Auckland house prices ease but rents rising
Wednesday 1 August 2007
June residential sales figures for Auckland fell back slightly after their strong upward trend in the first part of the year, latest Crockers market research reveals.
“No doubt softening under the pressure of rising interest rates, the market recorded a 10% year-on-year increase in the median sales price (down from 17% in April),” the Crockers report says.
The median price now sits at $445,000.
Sales numbers were also down, with an 8% year-on-year decline, in contrast to increasing sales in previous months.
Sales figures for the whole country show a similar pattern: a small drop in the median price in June (down to $347,500, which is still up 12% year-on-year), and an 11% decline in the number of sales compared to June 2006.
There were signs in May that average rents might finally be starting to climb. June figures suggest that May was no flash in the pan – at least as far as newly let properties are concerned.
For three-bedroom properties let during June, the average rent per week was $419; up from $408 in April, and a 5% year-on-year increase. In the two-bedroom market, the year-on-year increase was even larger: 8%, with an average rent of $320 per week across Auckland.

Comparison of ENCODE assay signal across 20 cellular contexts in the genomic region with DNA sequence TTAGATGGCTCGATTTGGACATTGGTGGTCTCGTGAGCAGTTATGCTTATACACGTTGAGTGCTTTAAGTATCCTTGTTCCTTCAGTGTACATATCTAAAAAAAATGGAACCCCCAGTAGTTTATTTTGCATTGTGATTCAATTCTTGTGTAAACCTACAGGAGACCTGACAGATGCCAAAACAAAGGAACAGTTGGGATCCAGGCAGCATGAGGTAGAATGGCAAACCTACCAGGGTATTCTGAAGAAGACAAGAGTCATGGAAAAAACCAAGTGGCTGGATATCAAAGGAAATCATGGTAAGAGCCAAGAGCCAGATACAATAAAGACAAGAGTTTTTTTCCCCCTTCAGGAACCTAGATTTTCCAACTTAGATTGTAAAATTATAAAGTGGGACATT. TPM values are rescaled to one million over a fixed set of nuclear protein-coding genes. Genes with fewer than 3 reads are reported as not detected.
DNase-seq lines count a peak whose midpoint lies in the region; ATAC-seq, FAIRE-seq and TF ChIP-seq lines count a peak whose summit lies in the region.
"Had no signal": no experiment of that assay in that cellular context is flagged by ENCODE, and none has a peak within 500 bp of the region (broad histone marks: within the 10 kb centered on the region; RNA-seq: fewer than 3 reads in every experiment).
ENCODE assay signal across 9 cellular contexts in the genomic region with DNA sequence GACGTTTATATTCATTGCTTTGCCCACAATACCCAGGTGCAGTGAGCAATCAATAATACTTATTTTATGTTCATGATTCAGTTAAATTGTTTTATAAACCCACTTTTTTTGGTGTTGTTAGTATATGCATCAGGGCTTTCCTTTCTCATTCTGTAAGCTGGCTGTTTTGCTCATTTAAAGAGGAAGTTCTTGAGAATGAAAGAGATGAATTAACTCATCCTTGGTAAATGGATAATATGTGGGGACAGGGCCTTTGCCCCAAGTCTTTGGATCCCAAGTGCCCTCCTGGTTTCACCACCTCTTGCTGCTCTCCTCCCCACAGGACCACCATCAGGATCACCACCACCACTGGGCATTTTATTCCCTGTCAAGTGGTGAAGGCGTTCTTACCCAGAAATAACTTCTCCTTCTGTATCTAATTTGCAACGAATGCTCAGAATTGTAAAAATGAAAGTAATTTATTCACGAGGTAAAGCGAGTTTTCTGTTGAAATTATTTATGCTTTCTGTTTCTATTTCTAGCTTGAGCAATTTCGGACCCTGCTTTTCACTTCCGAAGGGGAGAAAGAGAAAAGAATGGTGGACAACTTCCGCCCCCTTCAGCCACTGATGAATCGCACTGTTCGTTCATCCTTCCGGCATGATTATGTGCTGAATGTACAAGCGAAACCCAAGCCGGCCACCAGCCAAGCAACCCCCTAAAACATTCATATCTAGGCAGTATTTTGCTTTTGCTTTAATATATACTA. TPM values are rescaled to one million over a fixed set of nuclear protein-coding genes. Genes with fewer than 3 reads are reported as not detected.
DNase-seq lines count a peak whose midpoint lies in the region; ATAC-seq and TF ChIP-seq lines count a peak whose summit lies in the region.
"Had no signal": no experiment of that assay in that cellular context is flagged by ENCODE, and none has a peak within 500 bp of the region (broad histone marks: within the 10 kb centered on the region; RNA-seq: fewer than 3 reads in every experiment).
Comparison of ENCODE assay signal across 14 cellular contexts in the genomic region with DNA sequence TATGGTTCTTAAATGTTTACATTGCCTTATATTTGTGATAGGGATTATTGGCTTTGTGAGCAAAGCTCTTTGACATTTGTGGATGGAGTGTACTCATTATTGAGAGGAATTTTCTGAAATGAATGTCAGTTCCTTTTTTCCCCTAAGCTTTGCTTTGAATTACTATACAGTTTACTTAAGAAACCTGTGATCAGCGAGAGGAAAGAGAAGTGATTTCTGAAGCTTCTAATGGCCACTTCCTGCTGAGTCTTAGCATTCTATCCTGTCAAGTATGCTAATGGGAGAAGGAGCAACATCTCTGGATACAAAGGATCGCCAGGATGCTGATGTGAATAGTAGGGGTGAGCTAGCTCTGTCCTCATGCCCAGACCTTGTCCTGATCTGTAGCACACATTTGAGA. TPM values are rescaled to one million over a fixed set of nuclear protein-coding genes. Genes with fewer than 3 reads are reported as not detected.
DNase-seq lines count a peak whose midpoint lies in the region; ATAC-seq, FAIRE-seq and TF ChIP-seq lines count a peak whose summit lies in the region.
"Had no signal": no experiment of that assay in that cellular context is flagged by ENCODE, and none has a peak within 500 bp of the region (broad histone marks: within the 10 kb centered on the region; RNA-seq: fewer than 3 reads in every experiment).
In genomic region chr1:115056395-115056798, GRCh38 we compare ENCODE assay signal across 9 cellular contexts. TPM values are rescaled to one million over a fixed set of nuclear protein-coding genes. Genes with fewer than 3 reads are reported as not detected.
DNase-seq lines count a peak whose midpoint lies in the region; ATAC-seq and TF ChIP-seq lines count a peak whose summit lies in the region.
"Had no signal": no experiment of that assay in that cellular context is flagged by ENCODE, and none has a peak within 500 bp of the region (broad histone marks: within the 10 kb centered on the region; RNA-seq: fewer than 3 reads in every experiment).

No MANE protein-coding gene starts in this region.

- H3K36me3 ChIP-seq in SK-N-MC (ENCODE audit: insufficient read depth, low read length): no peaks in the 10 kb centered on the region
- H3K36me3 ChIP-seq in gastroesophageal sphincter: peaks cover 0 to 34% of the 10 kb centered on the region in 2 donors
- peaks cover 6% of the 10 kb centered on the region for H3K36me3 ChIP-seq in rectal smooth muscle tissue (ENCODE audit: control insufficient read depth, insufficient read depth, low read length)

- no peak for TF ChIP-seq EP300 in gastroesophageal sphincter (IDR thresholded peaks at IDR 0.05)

Nationwide rents in June recovered from their dip in May, showing significantly higher increases than Auckland.
Across the country:
• Two-bedroom rental levels have risen 17% year-on-year, but only 8% in Auckland
• Three-bedroom rental levels have risen 19% year-on-year, but only 5% in Auckland.
This continues the trend of Auckland rental properties delivering relatively poor returns compared to their counterparts in other parts of the country, the report says. “This can be put down, quite simply, to high property prices in Auckland.”
Commenting is closed
Governmental tax measures and macro-prudential tools aimed at investors are necessary to address growing housing market imbalances, says the Reserve Bank’s Deputy Governor.
Clarification of the GST rules for bodies corporate has been laid out in a taxation bill introduced to Parliament last week.
There are claims lower interest rates are driving banks give buyers bigger mortgages than their income would previously have allowed.